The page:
Throwback Thursday: Josephine’s tragically true story

One of our favorite stories to tell during Throwback Thursday segments is sharing namesakes
for famous landmarks, streets, and communities. The Landmark Association of Bowling Green
and Warren County recently gave us the inspiration to tell the story of Bowling Green’s
‘Josephine Street.’ With the help of research by the late Josephine’s relative, Nick Rabold, this
is the tragically true story of the real-life Josephine.

Born in Bowling Green in 1842, Josephine was the daughter of Martin Rohmer. Twenty years
her senior, Andrew Rabold, married young Josephine just around the beginning of the American
Civil War in the early 1860s. Their first child, Samuel, was born and died in 1861, the official
year the ‘War Between the States’ began. Their second child, Willie, was born in 1862, but
passed away in 1864.

Wars are always fought on more than just a battlefield. During the Civil War years, many states
suffered famine and disease as a result of the war. Not that those things can’t happen on their
own, but war certainly doesn’t help. In fact, famine and disease ran so rampant that Pioneer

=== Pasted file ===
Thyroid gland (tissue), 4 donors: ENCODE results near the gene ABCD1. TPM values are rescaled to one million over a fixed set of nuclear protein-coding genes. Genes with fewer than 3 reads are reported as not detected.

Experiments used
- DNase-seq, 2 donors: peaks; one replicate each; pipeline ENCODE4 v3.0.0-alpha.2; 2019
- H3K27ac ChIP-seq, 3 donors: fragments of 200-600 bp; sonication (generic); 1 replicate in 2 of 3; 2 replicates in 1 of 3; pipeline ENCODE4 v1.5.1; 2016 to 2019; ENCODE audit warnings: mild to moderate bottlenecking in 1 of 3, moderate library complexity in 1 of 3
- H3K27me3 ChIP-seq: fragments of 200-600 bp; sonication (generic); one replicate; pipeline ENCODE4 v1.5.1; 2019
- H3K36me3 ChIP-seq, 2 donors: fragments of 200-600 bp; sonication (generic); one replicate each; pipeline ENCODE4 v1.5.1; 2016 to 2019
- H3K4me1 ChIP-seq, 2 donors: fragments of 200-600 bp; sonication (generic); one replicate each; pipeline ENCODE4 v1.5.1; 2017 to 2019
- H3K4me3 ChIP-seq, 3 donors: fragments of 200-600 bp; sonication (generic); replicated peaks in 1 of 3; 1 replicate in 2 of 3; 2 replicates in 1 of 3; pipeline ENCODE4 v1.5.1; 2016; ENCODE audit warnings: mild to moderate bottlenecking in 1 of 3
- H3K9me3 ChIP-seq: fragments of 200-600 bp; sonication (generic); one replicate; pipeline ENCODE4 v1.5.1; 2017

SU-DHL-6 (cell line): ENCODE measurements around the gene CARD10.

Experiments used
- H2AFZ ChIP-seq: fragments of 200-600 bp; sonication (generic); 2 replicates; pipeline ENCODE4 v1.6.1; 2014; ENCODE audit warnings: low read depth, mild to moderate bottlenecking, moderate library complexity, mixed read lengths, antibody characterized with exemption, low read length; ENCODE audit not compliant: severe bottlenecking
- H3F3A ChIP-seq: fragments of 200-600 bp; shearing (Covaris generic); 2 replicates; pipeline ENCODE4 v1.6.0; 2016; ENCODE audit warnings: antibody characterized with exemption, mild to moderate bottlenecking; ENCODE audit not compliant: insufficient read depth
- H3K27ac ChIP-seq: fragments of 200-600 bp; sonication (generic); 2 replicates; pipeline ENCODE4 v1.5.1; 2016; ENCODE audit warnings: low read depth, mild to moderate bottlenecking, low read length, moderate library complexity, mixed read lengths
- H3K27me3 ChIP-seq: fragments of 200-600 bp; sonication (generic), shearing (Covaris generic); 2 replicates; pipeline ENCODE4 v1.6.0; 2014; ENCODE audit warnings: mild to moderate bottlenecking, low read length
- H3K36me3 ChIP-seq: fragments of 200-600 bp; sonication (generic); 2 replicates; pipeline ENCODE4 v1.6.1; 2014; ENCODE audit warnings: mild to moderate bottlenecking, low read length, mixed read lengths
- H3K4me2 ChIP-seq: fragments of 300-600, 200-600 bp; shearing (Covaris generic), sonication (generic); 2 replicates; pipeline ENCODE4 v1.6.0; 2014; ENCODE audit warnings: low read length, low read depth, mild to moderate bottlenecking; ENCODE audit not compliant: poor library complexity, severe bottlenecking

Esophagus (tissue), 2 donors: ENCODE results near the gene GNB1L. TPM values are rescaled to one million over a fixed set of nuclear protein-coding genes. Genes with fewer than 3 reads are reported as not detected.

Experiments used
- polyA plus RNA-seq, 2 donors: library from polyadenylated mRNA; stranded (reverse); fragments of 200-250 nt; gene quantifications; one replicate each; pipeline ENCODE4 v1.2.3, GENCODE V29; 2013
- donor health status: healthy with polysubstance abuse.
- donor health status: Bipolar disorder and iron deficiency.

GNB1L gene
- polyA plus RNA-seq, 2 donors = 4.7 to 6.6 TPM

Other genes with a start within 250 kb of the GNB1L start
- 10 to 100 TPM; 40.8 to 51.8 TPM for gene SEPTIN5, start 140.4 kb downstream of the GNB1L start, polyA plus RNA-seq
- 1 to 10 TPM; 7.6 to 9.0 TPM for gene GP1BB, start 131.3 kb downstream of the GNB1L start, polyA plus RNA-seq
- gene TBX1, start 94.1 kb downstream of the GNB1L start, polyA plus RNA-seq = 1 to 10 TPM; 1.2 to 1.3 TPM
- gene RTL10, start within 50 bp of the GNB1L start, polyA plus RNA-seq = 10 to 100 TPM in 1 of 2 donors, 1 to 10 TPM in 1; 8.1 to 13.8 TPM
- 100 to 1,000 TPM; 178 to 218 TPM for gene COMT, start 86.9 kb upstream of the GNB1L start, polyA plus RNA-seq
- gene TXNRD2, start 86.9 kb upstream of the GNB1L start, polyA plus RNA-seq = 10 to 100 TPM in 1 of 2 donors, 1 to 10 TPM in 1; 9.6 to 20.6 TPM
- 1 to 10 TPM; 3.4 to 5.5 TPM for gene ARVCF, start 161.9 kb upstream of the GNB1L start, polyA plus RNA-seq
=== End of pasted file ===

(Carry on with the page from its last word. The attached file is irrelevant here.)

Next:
Cemetery in downtown Bowling Green was absolutely overrun. It forced the creation of a new
cemetery on what was then the outskirts of town. This was the beginning of Fairview Cemetery
on, you guessed it, modern Cemetery Road.

Famine took the lives of infant Samuel and toddler Willie. The young Josephine never
recovered. She herself passed away just after the war’s end in 1866. Samuel, Willie, and
Josephine’s headstones were some of the first ever erected in Fairview Cemetery; you can find
them there today.

Josephine’s name lives on in  Bowling Green today,  preserved in the form of
Josephine St. off Lehman Ave., where the Rabold gardens were developed into a
neighborhood. And yes, the modern day Bowling Green rock band, The Josephines, is named
for her street. Band members live on the lane that bears her name.